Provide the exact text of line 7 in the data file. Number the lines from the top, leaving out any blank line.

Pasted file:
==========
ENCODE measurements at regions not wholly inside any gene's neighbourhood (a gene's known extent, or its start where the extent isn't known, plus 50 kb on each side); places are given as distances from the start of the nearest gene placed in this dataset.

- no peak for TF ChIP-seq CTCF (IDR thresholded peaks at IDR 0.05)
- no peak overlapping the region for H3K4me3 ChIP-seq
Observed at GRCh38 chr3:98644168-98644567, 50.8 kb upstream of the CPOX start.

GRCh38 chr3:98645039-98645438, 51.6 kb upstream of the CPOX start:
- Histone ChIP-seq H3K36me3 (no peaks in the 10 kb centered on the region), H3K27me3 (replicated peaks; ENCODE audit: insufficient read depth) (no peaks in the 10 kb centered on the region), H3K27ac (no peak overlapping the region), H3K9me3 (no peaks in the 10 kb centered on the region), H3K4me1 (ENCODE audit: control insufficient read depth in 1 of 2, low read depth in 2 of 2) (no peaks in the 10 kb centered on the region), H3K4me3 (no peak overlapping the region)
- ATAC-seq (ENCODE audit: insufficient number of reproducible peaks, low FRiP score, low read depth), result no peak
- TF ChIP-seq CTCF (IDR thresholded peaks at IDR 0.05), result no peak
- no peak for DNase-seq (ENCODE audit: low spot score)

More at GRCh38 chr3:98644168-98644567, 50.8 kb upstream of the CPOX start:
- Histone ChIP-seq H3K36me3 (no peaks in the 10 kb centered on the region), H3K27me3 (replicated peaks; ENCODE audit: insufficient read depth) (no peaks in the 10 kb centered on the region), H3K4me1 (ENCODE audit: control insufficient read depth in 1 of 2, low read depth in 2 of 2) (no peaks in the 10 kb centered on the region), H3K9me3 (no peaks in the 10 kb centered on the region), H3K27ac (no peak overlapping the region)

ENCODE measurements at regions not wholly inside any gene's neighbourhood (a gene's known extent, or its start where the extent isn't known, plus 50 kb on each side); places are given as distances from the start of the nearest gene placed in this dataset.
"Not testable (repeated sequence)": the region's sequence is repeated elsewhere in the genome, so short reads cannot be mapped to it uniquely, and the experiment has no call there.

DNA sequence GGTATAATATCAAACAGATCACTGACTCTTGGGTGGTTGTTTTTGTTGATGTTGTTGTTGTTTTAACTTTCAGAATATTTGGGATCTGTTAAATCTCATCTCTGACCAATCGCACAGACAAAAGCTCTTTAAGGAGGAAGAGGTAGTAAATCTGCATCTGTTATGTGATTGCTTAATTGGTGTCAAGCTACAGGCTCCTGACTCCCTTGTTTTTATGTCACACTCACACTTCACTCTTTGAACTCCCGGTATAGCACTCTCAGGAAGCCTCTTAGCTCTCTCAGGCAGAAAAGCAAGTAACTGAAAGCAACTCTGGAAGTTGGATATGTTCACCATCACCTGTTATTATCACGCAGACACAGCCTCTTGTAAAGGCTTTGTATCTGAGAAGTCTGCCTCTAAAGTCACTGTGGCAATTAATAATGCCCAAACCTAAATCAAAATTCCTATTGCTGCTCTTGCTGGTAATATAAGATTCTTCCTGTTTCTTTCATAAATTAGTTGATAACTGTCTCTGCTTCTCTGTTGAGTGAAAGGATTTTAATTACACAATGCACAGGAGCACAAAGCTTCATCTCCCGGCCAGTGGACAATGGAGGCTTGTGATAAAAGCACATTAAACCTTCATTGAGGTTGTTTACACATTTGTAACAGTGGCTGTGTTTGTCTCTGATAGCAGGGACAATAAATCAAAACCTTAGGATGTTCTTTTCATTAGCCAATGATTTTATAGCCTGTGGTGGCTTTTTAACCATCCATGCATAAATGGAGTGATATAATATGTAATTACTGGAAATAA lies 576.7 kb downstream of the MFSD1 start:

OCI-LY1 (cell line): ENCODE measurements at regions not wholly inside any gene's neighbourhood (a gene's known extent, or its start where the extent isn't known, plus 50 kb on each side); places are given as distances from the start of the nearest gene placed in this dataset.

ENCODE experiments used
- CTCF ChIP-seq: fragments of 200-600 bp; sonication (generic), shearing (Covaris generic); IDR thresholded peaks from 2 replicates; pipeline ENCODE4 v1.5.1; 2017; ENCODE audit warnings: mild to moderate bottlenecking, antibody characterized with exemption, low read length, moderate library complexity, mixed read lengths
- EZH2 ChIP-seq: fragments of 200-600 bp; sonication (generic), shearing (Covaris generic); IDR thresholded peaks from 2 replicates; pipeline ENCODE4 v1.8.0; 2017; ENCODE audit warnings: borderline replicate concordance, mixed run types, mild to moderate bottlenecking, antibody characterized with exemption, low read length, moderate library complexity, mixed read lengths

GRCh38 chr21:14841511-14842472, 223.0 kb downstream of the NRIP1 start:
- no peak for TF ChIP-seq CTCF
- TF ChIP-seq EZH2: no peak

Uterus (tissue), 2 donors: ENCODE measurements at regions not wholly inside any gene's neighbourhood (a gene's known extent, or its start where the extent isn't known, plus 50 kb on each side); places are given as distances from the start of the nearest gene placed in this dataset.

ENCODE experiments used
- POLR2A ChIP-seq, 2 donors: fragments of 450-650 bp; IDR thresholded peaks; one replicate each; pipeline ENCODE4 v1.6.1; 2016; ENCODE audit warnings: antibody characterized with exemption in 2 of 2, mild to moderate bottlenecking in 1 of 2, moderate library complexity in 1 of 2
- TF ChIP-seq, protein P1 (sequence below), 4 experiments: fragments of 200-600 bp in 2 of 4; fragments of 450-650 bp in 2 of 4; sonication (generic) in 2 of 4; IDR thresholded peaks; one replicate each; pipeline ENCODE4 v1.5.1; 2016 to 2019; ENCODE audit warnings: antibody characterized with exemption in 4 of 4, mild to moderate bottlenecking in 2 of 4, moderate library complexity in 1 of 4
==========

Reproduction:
- ATAC-seq (ENCODE audit: insufficient number of reproducible peaks, low FRiP score, low read depth), result no peak